From dull to dynamite – this Blackened Chicken recipe quickly turns a dinner-time staple into a de-lish de-light!
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Regardless of what that song says, I think most of us feel like time is not on our side.
Days are hurried, and getting a tasty, home-cooked meal on the table can feel like a real chore. I often like to (have to) use store-bought convenience items to make that chore a doable one, things like rotisserie chicken, bottled sauces and soups, and frozen veggies.
Sometimes, though, I find dishes that defy the odds – ones that use just a few pantry staples and can be made without a trip to the store.
This Blackened Chicken is one of my best simple-yet-really-delicious recipes. Honestly, it’s hard to believe anything so easy to make tastes this good!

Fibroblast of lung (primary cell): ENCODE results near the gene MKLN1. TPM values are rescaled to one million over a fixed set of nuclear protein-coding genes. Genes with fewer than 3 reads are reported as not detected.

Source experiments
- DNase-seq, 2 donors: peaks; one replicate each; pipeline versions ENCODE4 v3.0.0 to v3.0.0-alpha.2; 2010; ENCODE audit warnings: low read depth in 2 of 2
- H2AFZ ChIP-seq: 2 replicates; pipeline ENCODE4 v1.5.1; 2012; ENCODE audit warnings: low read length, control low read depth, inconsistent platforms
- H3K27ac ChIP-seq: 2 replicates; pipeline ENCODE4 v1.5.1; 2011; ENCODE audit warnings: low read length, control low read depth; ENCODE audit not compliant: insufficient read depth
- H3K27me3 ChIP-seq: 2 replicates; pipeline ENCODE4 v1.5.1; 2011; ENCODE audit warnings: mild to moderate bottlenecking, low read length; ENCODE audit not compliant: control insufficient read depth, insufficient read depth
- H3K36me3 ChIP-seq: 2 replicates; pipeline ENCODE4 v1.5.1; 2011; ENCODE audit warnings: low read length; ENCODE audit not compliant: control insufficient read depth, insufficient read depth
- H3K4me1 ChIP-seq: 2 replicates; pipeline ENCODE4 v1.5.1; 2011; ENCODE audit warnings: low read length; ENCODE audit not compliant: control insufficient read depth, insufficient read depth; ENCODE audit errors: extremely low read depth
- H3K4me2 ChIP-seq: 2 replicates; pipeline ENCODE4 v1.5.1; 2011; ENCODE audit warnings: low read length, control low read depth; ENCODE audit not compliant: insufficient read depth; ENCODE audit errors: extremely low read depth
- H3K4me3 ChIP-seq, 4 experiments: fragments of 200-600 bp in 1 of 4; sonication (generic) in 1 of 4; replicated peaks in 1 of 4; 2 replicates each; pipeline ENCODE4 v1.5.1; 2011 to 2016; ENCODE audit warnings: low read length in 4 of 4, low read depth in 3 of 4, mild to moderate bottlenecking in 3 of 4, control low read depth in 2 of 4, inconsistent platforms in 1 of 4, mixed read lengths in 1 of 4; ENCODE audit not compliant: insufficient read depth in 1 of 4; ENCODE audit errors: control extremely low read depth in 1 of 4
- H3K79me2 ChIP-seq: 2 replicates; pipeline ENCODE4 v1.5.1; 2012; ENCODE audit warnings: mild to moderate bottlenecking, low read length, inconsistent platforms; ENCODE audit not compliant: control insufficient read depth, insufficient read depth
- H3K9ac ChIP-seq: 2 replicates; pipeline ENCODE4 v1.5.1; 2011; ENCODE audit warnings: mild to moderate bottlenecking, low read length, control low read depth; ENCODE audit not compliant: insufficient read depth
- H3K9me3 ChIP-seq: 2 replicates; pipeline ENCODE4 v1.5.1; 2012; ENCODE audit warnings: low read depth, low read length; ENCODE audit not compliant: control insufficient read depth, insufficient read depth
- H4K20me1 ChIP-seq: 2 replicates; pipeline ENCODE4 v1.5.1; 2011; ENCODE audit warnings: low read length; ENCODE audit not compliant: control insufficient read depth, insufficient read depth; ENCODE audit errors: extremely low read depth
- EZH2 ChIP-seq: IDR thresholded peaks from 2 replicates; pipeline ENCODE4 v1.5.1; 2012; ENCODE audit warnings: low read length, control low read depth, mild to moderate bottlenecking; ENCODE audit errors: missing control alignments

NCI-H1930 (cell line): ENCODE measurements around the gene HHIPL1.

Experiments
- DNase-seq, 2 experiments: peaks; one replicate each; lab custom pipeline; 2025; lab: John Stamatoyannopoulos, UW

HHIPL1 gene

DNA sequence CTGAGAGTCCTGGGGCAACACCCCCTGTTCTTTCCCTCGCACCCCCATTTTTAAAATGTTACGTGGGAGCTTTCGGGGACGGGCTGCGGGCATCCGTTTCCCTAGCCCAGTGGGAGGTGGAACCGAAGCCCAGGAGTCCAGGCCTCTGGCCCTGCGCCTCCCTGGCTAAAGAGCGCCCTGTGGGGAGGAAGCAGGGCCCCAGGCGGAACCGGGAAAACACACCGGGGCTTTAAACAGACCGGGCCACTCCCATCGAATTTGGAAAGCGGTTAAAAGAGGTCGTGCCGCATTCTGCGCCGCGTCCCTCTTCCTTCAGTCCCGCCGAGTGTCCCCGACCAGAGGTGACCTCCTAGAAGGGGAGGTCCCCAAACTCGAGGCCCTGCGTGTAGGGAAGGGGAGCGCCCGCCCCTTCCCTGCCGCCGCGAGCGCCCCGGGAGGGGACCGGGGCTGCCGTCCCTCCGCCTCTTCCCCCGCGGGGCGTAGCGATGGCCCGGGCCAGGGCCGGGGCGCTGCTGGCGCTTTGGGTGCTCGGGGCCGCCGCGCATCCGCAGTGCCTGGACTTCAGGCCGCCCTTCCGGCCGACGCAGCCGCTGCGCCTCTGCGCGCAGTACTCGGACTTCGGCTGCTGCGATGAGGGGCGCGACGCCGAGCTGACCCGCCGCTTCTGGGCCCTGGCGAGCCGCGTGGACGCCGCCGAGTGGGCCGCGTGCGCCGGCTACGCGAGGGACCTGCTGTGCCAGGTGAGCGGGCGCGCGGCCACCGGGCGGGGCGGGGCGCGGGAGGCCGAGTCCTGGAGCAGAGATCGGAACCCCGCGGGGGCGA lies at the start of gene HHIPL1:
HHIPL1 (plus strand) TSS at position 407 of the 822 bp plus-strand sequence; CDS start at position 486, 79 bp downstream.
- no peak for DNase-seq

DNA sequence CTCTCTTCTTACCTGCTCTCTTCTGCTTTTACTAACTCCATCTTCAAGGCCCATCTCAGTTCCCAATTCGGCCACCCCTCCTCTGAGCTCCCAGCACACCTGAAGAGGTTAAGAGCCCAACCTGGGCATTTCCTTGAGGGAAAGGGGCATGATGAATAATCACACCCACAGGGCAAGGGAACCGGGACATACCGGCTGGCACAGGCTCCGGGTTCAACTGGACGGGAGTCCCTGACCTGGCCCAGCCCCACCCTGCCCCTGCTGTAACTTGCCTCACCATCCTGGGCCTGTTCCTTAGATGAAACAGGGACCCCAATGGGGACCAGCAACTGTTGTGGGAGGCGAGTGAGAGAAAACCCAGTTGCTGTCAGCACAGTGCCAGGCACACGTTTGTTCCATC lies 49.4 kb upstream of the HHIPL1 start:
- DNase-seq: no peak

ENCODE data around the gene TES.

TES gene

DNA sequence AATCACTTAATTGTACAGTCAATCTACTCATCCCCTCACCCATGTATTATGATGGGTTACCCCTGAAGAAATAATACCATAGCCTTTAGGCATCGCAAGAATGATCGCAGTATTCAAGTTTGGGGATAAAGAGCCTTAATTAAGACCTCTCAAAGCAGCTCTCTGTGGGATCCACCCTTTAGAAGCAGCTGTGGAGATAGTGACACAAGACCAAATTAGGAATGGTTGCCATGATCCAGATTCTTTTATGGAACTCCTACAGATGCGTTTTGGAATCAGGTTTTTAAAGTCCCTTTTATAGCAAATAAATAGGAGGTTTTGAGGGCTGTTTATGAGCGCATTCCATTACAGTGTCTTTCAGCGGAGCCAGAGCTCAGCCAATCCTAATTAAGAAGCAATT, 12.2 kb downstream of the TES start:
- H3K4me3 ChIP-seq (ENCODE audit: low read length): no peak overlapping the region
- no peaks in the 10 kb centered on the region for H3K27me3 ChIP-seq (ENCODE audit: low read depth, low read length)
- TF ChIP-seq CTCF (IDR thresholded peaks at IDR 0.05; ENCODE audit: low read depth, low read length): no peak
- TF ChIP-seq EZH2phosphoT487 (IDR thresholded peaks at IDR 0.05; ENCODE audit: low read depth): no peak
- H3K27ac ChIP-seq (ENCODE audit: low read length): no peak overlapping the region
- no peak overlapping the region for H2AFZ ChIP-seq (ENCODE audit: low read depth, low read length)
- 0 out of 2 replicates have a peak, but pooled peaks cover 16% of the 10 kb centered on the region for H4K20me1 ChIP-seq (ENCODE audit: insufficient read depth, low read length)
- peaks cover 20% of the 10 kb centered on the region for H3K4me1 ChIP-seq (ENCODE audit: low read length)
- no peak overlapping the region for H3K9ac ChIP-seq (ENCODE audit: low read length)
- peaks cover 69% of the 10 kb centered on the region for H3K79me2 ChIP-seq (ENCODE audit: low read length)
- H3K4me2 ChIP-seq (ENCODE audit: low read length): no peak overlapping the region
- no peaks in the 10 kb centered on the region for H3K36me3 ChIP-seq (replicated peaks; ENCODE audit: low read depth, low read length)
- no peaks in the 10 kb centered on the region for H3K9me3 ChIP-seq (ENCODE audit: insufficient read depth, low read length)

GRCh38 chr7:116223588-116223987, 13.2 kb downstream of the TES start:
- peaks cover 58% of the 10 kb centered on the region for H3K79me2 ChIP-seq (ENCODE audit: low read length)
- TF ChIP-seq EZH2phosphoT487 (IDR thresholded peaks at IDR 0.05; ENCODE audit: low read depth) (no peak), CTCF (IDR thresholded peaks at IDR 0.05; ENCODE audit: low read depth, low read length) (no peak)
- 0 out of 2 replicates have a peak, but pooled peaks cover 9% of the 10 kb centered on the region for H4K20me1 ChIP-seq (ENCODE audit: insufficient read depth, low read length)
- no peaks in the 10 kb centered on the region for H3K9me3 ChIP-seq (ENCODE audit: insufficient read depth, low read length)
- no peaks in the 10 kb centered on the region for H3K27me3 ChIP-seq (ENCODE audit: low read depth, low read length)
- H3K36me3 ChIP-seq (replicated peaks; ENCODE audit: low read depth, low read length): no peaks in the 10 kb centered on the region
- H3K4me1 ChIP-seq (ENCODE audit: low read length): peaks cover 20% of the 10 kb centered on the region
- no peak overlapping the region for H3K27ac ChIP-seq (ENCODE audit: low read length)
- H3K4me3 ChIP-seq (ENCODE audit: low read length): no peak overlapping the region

Chef Paul Prudhomme, the guru for all things Cajun and Creole, created this unique cooking process and began serving the infamous blackened redfish at his restaurant K-Pauls in 1980.
It became such a popular dish Chef Paul had to limit the number of entrees each night, and the blackened fad swept restaurant kitchens across the country, even creating a shortage of redfish for a time.
The beauty of Chef Paul’s dish, though, is that it only requires a specific blend of spices and a little time in an iron skillet to produce something really extraordinary.
We’re going to use the same cooking technique on an unassuming chicken breast, instead of the more expensive and less available redfish, and create something that will disappear off your dining table as quickly as it did out of Chef Paul’s kitchen.